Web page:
Balance should be achieved between these 3 factors. Plus I would suggest we shoudl set deadlines for certain crimes at least. Like in the poem on rape if justice comes at 65 when the crime was committed at 16, the judge should have committed suicide before he gives such judgment. Crimes like rape should be solved at esrliest so that victim feels worth of justice.

    Only one thing I differ in your article. It is:

    [[The hysterical reaction of her supporters after her arrest is also a real shocker for me, some of them even took the extreme step of taking their own life as they can not tolerate the news of their beloved leader's arrest.]]

    These people are so attached to Jayallitha because she was actress earlier. People there are crazy for actors. Even they build temple for actress Khushbu temple. So we can understand mentality of people there.

    The poem was nice. Can you find out the poet or where I can find it??

    - K. Sreenivasa

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    Replies
    1. Thanks a lot K. Sreenivasa for sharing your thoughts on this topic. You have raised some very important points here. I think they do the psycho analysis if the offender is juvenile (below the age of 18) on regular basis but it is not a routine procedure if the offender is an adult person. The judicial process is so slow without any such analysis so imagine if we add these things how slow it will become. We really need to speed up judicial process in India. Many important cases drag for years without any conclusion. People misuse loopholes in legal system to their advantage, many poor suffer because they don't have resources with them to fight their legal battles but many rich and powerful use all their resources to escape the law. I hope concerned authorities will look into this matter seriously and sincerely and take some concrete steps to improve the delivery mechanism of the system.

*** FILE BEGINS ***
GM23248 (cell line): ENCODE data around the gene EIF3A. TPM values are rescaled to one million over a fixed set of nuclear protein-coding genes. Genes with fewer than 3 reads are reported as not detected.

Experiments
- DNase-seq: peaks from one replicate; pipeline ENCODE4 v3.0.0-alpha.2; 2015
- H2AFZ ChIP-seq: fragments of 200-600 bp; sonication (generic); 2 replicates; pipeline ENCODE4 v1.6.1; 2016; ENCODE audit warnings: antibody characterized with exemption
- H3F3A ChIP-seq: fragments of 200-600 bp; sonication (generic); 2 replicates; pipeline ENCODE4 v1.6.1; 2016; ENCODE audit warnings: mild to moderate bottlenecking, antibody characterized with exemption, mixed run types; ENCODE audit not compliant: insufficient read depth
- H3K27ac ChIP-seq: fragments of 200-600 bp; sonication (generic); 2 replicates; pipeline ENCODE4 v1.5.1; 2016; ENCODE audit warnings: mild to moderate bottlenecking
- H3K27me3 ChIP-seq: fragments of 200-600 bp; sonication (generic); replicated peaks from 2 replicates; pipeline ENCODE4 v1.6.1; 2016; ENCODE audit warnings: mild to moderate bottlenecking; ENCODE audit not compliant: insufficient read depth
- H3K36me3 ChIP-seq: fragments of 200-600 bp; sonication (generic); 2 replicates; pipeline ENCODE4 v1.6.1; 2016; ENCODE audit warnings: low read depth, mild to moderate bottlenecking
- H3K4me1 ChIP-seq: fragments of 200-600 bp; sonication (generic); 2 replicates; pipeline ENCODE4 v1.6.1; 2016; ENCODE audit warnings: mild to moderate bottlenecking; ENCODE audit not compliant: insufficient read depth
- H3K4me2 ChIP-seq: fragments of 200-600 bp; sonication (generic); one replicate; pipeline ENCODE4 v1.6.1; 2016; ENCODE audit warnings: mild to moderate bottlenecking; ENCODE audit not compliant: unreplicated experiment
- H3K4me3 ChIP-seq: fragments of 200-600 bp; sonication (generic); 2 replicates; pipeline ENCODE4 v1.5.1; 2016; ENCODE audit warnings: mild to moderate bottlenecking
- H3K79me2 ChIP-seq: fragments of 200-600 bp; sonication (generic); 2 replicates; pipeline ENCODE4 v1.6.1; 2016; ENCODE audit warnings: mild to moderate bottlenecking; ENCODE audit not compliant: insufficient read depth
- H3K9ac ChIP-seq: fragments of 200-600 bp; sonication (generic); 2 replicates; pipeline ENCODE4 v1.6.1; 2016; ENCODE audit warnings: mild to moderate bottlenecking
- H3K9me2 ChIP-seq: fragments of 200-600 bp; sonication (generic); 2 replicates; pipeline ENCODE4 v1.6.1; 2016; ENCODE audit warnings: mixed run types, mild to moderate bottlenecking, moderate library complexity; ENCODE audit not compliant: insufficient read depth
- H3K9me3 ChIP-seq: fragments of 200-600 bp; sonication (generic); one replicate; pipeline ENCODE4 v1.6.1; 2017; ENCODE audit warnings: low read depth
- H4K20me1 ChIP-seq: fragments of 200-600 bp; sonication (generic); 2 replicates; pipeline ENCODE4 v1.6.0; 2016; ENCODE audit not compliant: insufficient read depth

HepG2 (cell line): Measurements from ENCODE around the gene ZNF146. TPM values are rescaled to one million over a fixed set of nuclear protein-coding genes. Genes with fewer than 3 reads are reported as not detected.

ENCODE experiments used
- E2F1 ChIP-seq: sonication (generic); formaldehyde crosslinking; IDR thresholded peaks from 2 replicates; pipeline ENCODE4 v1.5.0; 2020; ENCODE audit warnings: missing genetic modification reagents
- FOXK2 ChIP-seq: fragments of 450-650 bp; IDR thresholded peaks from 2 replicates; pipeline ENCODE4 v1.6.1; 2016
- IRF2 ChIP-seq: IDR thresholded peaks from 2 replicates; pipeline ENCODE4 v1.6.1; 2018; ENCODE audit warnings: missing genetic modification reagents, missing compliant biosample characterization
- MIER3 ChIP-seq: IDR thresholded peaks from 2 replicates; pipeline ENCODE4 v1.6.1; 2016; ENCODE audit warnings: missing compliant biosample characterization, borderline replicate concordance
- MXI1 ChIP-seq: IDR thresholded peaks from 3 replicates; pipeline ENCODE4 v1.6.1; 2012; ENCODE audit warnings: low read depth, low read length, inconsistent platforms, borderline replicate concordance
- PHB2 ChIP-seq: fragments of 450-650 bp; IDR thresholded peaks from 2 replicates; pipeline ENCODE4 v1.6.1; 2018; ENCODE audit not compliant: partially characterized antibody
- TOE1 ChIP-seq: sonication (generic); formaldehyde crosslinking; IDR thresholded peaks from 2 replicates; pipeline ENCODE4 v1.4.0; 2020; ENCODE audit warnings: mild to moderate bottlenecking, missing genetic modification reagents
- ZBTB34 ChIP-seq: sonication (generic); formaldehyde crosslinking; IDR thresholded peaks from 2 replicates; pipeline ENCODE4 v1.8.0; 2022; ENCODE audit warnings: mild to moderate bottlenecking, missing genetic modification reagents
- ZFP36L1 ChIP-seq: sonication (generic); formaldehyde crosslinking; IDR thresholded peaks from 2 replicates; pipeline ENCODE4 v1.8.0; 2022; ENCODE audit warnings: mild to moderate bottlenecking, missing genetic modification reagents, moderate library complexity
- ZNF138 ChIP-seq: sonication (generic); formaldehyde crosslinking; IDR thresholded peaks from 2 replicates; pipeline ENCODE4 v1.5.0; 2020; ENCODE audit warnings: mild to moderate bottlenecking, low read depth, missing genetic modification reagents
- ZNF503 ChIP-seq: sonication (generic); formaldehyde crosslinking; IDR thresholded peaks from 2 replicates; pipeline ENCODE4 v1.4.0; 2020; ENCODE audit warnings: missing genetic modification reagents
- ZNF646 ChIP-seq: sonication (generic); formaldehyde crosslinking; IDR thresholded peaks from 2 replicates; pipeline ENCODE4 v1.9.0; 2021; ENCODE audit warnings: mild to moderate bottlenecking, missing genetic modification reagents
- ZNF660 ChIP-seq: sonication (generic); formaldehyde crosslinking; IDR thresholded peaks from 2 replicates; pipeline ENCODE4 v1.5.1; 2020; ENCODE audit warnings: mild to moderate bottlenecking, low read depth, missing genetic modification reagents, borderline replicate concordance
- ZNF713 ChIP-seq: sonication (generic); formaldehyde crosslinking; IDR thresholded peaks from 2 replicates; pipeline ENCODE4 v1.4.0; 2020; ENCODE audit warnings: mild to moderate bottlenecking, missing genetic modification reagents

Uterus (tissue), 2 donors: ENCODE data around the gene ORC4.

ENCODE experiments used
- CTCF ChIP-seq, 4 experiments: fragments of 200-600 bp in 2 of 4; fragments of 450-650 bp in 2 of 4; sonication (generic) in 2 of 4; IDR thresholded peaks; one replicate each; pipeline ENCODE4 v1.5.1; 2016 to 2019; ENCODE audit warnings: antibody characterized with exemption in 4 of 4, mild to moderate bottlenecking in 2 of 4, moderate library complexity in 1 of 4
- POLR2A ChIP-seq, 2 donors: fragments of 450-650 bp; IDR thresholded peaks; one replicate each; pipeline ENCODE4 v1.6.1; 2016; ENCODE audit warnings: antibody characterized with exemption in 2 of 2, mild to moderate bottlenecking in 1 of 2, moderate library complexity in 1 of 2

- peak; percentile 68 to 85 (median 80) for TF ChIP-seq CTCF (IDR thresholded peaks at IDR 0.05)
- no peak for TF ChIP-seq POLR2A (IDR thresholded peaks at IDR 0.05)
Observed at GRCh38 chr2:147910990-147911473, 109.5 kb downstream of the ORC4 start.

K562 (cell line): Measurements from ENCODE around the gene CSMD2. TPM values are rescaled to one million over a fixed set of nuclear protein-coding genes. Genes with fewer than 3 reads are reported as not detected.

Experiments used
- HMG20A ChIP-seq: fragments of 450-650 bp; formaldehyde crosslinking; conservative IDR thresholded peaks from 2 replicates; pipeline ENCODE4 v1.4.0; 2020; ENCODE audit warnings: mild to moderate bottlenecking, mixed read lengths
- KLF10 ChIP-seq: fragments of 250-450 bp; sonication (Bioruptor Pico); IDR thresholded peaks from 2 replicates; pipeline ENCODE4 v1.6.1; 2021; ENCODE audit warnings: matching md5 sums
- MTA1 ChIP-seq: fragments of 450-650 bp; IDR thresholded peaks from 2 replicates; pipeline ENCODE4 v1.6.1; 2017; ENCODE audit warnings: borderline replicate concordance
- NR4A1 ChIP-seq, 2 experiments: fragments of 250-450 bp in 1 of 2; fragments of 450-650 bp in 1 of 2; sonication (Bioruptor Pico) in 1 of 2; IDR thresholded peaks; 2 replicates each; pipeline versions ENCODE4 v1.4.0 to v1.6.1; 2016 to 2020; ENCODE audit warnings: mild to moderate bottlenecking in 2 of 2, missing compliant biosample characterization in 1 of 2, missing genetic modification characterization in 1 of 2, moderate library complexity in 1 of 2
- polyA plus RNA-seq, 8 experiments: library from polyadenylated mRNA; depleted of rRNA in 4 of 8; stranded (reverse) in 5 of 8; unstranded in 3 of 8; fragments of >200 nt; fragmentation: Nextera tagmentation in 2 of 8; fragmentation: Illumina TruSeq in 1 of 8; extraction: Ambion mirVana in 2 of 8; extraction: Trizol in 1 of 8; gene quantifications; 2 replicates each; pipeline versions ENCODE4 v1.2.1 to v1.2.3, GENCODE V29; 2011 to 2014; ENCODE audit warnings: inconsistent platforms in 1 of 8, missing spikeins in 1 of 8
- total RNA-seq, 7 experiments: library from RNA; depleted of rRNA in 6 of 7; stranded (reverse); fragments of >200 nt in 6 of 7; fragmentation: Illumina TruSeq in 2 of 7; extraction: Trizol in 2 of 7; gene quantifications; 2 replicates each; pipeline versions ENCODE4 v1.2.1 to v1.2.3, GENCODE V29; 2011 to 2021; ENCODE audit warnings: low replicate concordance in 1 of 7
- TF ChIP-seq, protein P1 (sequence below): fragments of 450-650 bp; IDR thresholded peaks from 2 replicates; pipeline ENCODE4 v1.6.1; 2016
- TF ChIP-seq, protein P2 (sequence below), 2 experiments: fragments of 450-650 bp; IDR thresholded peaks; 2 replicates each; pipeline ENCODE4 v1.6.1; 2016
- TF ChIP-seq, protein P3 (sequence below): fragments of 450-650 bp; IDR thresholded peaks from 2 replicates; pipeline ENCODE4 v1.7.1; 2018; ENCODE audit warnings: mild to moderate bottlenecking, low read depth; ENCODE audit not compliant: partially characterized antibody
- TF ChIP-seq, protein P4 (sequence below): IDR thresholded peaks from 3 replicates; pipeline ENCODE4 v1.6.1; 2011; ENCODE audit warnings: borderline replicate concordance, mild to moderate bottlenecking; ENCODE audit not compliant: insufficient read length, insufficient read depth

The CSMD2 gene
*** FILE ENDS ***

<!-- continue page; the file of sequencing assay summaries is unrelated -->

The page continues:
Thanks a lot for clarifying the possible reason behind hysterical reaction of some of Jayalalithaa's supporters. I was little surprised that some of them were willing to take their own lives to protest against her arrest.

      I tried really hard to search for that poem on internet but I couldn't find it anywhere. Neither I remember exact wording of it nor I remember the name of poet but the central theme was delay in justice doesn't serve its purpose. Many be in some cases it gets delayed for some valid reasons but definitely there is a problem when every case takes decades to come to final conclusion. May be that is the reason that in spite of having so many laws we don't see any reduction in crime.

      Thanks again for sharing your views on this topic, your input is very valuable in this discussion. Keep on sharing your thoughts like this. With discussion and debates only we can improve things around us.